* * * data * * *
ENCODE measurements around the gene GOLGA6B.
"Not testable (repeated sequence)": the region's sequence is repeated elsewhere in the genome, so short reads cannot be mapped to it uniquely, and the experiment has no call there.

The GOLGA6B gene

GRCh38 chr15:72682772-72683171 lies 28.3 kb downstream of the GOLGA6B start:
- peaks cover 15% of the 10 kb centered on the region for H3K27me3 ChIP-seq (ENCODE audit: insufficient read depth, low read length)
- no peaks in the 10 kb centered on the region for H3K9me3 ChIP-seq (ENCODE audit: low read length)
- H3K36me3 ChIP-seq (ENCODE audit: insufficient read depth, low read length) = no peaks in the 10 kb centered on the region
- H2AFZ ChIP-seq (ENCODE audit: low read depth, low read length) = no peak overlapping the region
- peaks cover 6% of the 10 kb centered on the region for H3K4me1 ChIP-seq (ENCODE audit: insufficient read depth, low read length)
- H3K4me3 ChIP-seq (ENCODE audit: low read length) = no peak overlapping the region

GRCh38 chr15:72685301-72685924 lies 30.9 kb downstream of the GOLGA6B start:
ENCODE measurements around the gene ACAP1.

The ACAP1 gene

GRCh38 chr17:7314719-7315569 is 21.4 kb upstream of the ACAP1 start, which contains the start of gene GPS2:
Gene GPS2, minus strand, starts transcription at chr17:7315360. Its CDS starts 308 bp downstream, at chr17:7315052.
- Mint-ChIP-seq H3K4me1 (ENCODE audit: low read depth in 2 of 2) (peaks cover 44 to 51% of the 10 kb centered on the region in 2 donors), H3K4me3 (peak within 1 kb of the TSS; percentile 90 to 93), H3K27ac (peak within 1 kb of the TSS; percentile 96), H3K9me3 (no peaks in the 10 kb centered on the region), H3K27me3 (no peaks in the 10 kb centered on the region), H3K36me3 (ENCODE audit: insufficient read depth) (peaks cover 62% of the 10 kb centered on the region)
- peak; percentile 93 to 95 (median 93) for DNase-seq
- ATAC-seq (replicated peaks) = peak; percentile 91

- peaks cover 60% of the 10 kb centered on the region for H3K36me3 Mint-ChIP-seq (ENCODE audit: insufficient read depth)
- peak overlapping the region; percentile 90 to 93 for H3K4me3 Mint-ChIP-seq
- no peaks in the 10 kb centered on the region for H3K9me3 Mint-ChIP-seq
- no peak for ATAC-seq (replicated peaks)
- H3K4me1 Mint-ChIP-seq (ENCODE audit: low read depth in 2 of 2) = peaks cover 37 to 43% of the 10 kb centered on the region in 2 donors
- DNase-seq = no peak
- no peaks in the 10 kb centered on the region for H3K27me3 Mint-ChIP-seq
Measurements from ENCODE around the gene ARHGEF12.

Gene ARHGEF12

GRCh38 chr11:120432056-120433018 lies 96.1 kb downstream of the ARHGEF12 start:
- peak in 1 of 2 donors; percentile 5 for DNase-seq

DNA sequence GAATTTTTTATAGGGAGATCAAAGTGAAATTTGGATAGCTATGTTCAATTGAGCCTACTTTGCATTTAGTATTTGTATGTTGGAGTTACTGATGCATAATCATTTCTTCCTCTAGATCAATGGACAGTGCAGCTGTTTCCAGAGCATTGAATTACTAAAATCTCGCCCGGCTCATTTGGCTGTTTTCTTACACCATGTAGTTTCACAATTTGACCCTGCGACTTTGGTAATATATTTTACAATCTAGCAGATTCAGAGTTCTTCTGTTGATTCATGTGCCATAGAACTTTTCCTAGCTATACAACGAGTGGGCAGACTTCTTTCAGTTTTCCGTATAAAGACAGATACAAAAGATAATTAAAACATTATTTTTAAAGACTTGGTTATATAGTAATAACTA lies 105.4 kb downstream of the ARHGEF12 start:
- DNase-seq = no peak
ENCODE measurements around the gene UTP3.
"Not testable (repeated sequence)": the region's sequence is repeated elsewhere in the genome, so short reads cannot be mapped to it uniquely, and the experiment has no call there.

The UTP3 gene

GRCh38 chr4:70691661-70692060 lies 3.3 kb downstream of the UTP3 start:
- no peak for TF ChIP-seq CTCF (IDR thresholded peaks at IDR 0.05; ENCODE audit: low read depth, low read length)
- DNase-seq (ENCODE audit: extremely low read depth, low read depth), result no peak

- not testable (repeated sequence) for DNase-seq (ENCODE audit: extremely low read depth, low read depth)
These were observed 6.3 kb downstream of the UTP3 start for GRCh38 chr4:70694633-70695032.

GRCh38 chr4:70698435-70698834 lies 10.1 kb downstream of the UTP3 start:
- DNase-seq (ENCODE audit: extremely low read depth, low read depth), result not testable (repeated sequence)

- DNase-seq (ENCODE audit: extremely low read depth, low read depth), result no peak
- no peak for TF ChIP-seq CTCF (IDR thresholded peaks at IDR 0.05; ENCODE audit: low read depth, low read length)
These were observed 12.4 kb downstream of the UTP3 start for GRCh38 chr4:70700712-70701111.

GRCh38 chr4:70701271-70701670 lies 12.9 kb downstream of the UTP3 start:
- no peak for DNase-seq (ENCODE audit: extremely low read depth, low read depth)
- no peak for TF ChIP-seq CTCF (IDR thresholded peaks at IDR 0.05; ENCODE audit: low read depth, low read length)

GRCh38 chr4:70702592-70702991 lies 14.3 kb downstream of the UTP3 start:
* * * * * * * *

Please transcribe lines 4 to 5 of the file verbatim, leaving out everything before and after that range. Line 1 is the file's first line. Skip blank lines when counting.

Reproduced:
GRCh38 chr15:72682772-72683171 lies 28.3 kb downstream of the GOLGA6B start:
- peaks cover 15% of the 10 kb centered on the region for H3K27me3 ChIP-seq (ENCODE audit: insufficient read depth, low read length)